Nguyen, V.-T., Nguyen, H. H., Price, M. A. & Tan, J. K. Shock capturing schemes with local mesh adaptation for high speed compressible flows on three dimensional unstructured grids. Computers & Fluids 70, 126–135 (2012).
Information integration and artificial intelligence for better diagnosis and therapy decisions
24.05.2017 | Fraunhofer MEVIS - Institut für Bildgestützte Medizin
World's thinnest hologram paves path to new 3-D world
18.05.2017 | RMIT University
Staphylococcus aureus is a feared pathogen (MRSA, multi-resistant S. aureus) due to frequent resistances against many antibiotics, especially in hospital infections. Researchers at the Paul-Ehrlich-Institut have identified immunological processes that prevent a successful immune response directed against the pathogenic agent. The delivery of bacterial proteins with RNA adjuvant or messenger RNA (mRNA) into immune cells allows the re-direction of the immune response towards an active defense against S. aureus. This could be of significant importance for the development of an effective vaccine. PLOS Pathogens has published these research results online on 25 May 2017.
Staphylococcus aureus (S. aureus) is a bacterium that colonizes by far more than half of the skin and the mucosa of adults, usually without causing infections....
Physicists from the University of Würzburg are capable of generating identical looking single light particles at the push of a button. Two new studies now demonstrate the potential this method holds.
The quantum computer has fuelled the imagination of scientists for decades: It is based on fundamentally different phenomena than a conventional computer....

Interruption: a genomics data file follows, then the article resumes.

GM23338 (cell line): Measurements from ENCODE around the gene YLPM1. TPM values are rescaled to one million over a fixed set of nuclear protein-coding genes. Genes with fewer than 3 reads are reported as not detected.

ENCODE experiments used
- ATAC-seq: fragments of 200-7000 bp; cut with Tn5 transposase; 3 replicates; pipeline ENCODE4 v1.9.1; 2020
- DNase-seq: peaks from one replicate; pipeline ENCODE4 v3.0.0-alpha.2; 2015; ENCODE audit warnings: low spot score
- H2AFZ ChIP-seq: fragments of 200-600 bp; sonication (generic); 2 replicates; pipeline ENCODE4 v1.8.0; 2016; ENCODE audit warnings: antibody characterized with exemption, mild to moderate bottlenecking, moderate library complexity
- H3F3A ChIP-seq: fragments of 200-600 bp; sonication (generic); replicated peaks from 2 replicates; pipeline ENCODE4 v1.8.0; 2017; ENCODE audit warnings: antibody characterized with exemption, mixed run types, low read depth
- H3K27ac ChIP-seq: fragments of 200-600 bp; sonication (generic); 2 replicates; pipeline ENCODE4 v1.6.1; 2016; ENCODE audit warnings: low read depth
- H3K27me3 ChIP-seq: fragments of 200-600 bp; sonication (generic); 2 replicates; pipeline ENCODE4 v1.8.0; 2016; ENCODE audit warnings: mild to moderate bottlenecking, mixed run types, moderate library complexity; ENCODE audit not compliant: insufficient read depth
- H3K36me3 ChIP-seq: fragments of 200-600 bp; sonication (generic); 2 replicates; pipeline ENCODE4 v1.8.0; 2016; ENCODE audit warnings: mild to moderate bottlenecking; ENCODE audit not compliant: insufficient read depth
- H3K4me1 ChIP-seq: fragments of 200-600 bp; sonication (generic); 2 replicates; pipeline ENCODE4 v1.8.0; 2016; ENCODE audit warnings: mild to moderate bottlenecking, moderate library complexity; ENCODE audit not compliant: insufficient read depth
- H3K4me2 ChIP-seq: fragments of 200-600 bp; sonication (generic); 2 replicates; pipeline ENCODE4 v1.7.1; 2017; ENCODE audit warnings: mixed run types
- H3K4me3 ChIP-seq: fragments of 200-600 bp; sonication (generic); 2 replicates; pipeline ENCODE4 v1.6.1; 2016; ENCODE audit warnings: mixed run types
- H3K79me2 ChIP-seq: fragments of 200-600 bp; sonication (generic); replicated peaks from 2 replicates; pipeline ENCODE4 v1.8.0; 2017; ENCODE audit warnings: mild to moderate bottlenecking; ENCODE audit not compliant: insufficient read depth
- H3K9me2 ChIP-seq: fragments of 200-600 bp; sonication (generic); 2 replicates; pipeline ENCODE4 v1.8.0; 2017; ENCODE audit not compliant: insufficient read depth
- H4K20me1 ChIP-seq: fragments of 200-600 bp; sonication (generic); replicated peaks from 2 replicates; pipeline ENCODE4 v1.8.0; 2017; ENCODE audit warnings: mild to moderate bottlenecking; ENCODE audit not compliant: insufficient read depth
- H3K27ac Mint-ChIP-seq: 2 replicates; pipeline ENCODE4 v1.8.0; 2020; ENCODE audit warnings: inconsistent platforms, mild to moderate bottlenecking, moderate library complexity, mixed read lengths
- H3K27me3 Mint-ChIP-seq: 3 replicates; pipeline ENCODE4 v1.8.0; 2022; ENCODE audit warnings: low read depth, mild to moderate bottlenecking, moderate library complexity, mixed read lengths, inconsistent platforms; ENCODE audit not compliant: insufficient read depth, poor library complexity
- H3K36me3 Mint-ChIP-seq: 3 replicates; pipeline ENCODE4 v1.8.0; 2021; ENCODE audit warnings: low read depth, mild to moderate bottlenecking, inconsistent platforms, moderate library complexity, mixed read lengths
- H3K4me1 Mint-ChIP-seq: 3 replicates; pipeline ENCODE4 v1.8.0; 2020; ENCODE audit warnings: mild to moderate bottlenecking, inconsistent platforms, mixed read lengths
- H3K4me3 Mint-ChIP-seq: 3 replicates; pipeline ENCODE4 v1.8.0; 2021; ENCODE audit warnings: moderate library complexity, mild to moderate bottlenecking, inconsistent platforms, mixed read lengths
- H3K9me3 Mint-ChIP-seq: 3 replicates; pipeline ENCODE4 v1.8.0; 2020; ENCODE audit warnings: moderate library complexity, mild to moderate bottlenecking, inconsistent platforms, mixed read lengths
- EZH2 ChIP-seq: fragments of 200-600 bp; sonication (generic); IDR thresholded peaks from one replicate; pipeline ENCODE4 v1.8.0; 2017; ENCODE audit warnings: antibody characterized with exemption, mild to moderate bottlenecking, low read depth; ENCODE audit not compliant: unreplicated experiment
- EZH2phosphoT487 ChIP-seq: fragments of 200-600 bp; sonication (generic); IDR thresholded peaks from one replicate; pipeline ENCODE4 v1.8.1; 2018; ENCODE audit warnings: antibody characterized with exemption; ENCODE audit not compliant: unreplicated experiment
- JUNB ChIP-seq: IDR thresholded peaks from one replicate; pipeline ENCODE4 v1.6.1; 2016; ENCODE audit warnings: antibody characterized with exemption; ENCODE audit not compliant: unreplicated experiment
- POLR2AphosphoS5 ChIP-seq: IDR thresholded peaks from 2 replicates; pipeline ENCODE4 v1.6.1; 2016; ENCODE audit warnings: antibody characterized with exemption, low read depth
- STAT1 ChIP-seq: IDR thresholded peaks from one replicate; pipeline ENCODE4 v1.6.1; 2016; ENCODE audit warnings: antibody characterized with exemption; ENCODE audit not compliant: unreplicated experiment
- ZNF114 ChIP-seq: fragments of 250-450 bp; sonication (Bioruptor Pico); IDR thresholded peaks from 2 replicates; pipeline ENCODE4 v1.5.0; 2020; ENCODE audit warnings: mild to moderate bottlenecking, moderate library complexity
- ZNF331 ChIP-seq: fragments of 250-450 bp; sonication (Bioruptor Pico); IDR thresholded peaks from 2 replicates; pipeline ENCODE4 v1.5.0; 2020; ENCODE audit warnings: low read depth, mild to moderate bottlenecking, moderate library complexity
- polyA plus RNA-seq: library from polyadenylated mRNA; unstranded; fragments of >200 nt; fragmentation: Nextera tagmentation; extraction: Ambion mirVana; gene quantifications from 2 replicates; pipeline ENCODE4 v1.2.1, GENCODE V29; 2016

An international team of physicists has monitored the scattering behaviour of electrons in a non-conducting material in real-time. Their insights could be beneficial for radiotherapy.
We can refer to electrons in non-conducting materials as ‘sluggish’. Typically, they remain fixed in a location, deep inside an atomic composite. It is hence...
Two-dimensional magnetic structures are regarded as a promising material for new types of data storage, since the magnetic properties of individual molecular building blocks can be investigated and modified. For the first time, researchers have now produced a wafer-thin ferrimagnet, in which molecules with different magnetic centers arrange themselves on a gold surface to form a checkerboard pattern. Scientists at the Swiss Nanoscience Institute at the University of Basel and the Paul Scherrer Institute published their findings in the journal Nature Communications.
Ferrimagnets are composed of two centers which are magnetized at different strengths and point in opposing directions. Two-dimensional, quasi-flat ferrimagnets...
An Australian-Chinese research team has created the world's thinnest hologram, paving the way towards the integration of 3D holography into everyday...
24.05.2017 | Event News
23.05.2017 | Event News
22.05.2017 | Event News
26.05.2017 | Life Sciences
26.05.2017 | Life Sciences
26.05.2017 | Physics and Astronomy